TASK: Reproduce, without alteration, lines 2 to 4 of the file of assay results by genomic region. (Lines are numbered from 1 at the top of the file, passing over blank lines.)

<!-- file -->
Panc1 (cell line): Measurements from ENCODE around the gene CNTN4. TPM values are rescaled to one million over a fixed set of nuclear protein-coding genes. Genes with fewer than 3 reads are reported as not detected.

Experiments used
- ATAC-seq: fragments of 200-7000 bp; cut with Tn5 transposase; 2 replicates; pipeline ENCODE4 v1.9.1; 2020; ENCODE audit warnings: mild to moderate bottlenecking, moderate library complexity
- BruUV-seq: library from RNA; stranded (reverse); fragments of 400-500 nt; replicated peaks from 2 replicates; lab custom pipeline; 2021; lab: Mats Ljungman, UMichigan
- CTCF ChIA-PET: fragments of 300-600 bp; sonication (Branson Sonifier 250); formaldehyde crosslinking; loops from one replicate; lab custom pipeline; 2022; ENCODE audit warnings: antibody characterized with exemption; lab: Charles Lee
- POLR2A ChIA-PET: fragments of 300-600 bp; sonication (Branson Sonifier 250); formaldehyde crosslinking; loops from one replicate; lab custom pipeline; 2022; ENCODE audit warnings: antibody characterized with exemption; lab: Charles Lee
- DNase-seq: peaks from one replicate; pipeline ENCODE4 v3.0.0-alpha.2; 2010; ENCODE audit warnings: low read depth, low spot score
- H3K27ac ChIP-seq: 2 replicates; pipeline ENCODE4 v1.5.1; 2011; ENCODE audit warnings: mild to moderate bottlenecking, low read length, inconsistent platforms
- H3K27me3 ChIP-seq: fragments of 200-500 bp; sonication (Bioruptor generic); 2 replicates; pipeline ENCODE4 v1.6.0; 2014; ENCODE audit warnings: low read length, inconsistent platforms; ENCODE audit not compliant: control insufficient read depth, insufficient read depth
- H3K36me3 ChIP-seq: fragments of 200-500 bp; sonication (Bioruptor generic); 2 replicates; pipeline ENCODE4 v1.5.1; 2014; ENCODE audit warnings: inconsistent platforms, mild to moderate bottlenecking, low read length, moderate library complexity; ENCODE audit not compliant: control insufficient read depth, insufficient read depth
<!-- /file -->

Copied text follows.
Experiments used
- ATAC-seq: fragments of 200-7000 bp; cut with Tn5 transposase; 2 replicates; pipeline ENCODE4 v1.9.1; 2020; ENCODE audit warnings: mild to moderate bottlenecking, moderate library complexity
- BruUV-seq: library from RNA; stranded (reverse); fragments of 400-500 nt; replicated peaks from 2 replicates; lab custom pipeline; 2021; lab: Mats Ljungman, UMichigan